Modded Robot Vacuum Can Whistle While It Works

While repairing his Neato Botvac D85, [elad] noticed the little fellow was packing a real speaker and not just a piezo buzzer. Thinking this was a bit overkill just for the occasional beep and bloop, he decided to round things out with a Bluetooth receiver and a second speaker so the bot can spin some stereo tunes while it gets down and dirty.

It wasn’t a very expensive modification. Between the VHM-314 Bluetooth receiver, the 3 watt PAM8403 amplifier, and a matching speaker, [elad] says he was only a few bucks out of pocket. Truly a small price to pay for a robotic vacuum that plays its own theme music as it travels around the house. A small demonstration of the Neato’s new musical talents can be heard in the video after the break.

Perhaps unsurprisingly, the audio hardware puts enough of a drain on the robot’s batteries at max volume that there’s a noticeable reduction in runtime. He’s not too worried about it right now, but [elad] mentions that if it ends up keeping the vacuum from being able to complete it’s whole cleaning cycle, that he might look into adding a dedicated power source to keep the music going.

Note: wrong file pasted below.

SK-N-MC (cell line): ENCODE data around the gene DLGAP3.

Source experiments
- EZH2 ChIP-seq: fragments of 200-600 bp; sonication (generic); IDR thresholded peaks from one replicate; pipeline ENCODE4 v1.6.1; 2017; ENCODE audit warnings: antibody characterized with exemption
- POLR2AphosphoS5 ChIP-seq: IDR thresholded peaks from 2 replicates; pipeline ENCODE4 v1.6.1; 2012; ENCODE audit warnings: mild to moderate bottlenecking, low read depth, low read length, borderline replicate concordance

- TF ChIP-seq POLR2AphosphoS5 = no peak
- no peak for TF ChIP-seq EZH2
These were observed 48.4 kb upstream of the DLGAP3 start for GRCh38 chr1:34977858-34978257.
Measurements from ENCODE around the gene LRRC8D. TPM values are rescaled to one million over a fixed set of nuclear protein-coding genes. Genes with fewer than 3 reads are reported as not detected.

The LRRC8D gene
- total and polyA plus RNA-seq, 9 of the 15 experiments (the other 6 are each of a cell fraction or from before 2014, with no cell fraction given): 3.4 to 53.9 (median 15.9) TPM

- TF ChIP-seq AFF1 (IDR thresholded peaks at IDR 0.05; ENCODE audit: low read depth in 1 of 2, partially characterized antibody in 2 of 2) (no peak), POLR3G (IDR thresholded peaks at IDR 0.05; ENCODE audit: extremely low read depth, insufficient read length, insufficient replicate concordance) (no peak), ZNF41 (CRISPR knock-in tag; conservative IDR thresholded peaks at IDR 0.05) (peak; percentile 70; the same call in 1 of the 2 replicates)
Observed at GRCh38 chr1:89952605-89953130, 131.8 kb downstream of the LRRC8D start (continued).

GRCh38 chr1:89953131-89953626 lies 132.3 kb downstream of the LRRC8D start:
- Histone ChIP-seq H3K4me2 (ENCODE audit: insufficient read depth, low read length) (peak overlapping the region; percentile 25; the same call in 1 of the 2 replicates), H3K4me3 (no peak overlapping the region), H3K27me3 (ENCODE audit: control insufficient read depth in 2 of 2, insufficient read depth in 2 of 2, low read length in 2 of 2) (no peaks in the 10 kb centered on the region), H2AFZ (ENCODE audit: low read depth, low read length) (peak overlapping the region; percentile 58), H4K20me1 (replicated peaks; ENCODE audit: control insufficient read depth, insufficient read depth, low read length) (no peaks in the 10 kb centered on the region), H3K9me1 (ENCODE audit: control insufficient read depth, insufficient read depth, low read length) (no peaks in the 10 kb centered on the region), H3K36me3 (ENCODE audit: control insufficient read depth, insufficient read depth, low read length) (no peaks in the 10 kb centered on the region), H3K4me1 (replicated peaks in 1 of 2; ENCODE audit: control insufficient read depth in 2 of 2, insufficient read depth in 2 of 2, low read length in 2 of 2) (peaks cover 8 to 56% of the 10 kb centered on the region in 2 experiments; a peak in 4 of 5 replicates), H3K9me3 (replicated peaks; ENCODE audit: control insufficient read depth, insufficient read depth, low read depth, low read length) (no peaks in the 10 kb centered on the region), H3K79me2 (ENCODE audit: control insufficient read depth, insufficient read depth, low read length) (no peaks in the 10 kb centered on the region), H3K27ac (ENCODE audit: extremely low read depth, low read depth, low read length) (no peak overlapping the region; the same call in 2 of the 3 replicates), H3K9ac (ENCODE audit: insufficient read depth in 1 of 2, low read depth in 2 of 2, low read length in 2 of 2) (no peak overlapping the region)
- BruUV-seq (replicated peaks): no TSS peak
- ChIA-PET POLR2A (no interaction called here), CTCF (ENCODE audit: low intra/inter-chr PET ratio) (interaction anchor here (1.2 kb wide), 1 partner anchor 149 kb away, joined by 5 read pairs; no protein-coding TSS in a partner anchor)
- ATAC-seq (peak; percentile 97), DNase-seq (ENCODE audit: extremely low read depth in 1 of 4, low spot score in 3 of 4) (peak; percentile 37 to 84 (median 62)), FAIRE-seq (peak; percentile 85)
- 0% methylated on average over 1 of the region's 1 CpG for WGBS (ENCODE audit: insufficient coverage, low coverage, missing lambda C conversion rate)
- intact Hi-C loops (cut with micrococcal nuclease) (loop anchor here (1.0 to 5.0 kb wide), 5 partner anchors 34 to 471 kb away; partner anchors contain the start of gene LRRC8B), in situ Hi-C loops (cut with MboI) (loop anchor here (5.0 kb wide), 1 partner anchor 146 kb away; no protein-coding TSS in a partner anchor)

Despite some early encouragement from iRobot, we haven’t seen quite as much robot vacuum hacking as you might think. It’s always interesting to get a glimpse inside of these automated housekeepers, especially when it’s a custom built machine.

7 thoughts on “Modded Robot Vacuum Can Whistle While It Works

  1. It just struck me that a vac-bot might be a candidate for active noise cancellation. Ours sounds much like an ambulatory pencil sharpener.

    My layman understanding is that it’s easiest to cancel noise near the source or the receiver. The further you get from either, the harder cancellation is.

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